SEC to roll out 'RoboCop' against fraud

The Securities and Exchange Commission is deploying a new computerised tool to automatically trigger alerts concerning suspicious accounting

Story highlights

  • SEC has new tool alerting suspicious accounting practices
  • Regulator plans to roll out the early warning system this year
  • Tool reads so-called "XBRL tags" increasingly being attached to financial data
US finance chiefs beware: accountancy's answer to RoboCop will soon be watching you.
The Securities and Exchange Commission is deploying an innovative computerised tool designed to automatically trigger alerts concerning suspicious accounting at publicly traded companies.
The regulator plans to roll out the early warning system this year, saying it will mine a "rich vein of information" continuously supplied by companies through official filings such as annual reports.
The tool is one of the boldest uses so far of the computer-readable "XBRL tags" that are increasingly being attached to financial data around the world to enable easier comparisons between businesses.
Craig Lewis, director of the SEC's division of risk, strategy and financial innovation, said it would be about nine months before it was rolled out, although it could appear sooner.
The data-mining software is partly based on a model the SEC developed to trawl through hedge fund returns for signs of Bernard Madoff-style chicanery.
The accounting version will analyse whether a company "sticks out from the pack" in areas such as accruals, which are non-cash entries that can be manipulated by management.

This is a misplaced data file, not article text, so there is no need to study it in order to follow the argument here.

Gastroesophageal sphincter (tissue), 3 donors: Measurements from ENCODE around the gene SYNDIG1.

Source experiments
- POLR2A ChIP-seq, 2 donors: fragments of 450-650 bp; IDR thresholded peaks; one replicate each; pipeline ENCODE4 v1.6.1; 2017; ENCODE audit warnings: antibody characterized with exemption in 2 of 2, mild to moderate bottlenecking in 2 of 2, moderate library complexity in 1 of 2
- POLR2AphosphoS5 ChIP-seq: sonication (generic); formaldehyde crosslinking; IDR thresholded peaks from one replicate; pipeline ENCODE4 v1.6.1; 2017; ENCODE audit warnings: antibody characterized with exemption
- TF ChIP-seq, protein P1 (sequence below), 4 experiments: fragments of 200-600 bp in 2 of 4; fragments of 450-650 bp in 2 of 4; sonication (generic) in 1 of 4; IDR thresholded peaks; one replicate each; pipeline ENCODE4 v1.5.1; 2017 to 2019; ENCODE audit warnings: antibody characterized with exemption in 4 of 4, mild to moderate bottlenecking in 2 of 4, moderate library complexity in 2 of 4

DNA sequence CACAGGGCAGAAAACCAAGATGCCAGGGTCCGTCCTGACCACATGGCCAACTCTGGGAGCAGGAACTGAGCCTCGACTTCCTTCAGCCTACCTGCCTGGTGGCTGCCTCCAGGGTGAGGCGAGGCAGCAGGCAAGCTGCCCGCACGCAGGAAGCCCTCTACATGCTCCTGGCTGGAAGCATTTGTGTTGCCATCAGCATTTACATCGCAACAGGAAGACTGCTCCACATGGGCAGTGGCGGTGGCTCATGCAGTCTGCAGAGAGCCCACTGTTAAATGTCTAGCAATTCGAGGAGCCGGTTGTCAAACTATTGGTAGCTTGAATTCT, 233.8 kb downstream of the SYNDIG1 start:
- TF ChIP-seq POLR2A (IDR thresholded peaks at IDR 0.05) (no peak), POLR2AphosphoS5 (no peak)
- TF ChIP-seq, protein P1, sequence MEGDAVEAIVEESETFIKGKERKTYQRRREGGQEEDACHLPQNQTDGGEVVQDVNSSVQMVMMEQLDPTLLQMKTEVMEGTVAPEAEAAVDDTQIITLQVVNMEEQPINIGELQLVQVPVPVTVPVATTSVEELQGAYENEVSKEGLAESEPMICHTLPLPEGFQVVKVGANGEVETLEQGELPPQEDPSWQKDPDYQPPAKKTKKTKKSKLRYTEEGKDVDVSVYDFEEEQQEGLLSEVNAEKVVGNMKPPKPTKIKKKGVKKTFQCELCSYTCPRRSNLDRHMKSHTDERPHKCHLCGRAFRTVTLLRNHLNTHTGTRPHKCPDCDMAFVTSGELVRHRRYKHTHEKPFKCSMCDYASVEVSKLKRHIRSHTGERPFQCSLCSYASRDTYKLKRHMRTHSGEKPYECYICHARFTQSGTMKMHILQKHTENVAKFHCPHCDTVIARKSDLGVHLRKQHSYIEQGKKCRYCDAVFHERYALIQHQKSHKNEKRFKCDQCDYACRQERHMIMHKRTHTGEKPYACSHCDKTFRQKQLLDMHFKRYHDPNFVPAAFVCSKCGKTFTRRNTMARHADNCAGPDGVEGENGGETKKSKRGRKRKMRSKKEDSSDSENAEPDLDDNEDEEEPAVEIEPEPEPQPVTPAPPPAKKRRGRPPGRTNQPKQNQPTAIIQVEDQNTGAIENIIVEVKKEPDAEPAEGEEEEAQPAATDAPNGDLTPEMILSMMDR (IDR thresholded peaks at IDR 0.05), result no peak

Other factors that might raise red flags include a high proportion of off-balance-sheet transactions, frequent changes in auditor and delays to earnings announcements.
"When firms are choosing accounting treatments that are unusual -- that's something we would like to highlight [for SEC examiners]," said Mr Lewis, a former finance professor who is also the SEC's chief economist.
Tracking such practices will primarily give the SEC a sense of the riskiness of a particular company relative to its peers.
Mr Lewis hopes the system will flag up the odd crime too: "My hope is that we'll turn over a number of accounting fraud cases."
The accounting monitoring model is being developed by a team of about a dozen people at Mr Lewis's division, which was created in 2009 to act as the SEC's think-tank.
"It has been entirely done on a shoe string," Mr Lewis said, describing it as a significant extension of existing academic research nonetheless.
Such a monitoring tool has only become possible for the SEC following a phased introduction of a mandatory XBRL tagging requirement for listed companies that follow US accounting rules.
Trevor Harris, a professor and XBRL specialist at Columbia Business School, said the initiative showed the potential for pre-emptive enforcement: "I think of it more as fraud prevention than fraud detection."
Initial problems with the reliability of XBRL data would ease over time, Prof Harris added.
Tony Fragnito, chief executive of XBRL International, which sets the XBRL standards, said securities regulators in other countries such as Japan, China and Australia were taking a similar approach to the SEC.